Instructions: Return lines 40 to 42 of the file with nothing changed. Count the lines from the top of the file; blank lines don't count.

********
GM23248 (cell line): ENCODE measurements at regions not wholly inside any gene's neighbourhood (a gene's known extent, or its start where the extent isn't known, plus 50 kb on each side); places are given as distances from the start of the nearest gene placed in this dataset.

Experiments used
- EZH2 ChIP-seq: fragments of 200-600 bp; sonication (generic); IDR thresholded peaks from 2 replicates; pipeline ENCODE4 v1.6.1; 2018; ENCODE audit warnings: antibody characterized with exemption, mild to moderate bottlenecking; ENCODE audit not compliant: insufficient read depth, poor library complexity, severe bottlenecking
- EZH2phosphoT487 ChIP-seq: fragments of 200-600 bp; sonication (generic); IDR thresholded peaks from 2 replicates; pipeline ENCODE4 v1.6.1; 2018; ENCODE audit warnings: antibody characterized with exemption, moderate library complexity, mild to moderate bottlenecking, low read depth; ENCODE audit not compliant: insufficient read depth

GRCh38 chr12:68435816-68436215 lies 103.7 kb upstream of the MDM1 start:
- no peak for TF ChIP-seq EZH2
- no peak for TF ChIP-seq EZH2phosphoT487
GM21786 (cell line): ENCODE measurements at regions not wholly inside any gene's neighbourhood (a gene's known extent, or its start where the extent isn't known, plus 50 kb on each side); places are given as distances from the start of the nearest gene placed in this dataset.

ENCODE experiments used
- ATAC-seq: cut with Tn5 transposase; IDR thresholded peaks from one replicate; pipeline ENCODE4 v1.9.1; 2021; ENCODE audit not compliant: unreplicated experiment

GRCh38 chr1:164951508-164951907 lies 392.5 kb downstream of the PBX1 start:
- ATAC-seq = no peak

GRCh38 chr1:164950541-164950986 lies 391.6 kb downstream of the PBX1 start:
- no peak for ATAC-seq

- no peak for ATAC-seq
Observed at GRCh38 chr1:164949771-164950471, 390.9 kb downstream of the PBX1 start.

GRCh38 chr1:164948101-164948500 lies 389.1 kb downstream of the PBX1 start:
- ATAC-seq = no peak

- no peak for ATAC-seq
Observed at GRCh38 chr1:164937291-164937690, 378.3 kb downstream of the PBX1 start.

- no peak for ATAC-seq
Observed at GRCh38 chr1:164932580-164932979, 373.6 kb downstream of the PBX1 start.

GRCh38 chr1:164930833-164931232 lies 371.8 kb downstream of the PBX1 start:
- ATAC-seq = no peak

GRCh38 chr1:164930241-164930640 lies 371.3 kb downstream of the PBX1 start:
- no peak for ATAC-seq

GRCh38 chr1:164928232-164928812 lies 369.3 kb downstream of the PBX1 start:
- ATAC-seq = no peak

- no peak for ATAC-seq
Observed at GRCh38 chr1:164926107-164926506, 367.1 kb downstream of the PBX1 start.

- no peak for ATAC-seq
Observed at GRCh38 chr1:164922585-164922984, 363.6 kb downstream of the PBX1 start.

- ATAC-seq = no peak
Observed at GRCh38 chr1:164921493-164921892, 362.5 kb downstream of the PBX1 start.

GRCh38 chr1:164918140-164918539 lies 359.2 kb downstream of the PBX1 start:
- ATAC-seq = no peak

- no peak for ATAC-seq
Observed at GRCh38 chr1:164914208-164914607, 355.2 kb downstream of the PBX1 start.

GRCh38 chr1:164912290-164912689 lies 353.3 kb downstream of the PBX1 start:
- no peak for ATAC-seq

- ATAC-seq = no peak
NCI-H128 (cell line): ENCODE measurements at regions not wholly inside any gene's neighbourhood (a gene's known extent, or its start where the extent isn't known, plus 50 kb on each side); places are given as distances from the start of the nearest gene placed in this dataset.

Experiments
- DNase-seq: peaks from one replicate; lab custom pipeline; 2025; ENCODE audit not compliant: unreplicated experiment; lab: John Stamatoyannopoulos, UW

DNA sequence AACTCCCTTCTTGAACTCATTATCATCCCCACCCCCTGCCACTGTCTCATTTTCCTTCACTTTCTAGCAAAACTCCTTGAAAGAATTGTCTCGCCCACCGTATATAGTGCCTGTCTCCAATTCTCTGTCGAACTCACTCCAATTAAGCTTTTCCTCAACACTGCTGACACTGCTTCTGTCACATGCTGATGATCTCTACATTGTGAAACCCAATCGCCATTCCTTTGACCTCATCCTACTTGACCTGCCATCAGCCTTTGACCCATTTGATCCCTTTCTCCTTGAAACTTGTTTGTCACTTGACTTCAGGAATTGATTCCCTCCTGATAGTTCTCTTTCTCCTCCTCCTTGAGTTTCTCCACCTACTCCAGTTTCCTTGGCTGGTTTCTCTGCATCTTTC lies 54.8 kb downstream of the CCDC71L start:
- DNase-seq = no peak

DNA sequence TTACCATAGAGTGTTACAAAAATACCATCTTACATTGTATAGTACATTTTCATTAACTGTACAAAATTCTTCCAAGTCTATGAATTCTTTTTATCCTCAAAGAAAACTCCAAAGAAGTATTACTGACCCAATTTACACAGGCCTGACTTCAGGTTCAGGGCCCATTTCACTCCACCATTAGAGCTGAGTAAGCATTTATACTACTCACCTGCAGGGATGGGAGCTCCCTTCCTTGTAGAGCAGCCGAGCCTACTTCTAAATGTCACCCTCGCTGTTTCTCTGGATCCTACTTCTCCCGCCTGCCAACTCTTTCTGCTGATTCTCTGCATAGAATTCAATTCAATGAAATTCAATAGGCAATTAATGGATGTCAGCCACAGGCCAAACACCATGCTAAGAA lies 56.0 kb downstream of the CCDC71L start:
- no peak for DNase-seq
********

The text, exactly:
- no peak for ATAC-seq

- ATAC-seq = no peak
NCI-H128 (cell line): ENCODE measurements at regions not wholly inside any gene's neighbourhood (a gene's known extent, or its start where the extent isn't known, plus 50 kb on each side); places are given as distances from the start of the nearest gene placed in this dataset.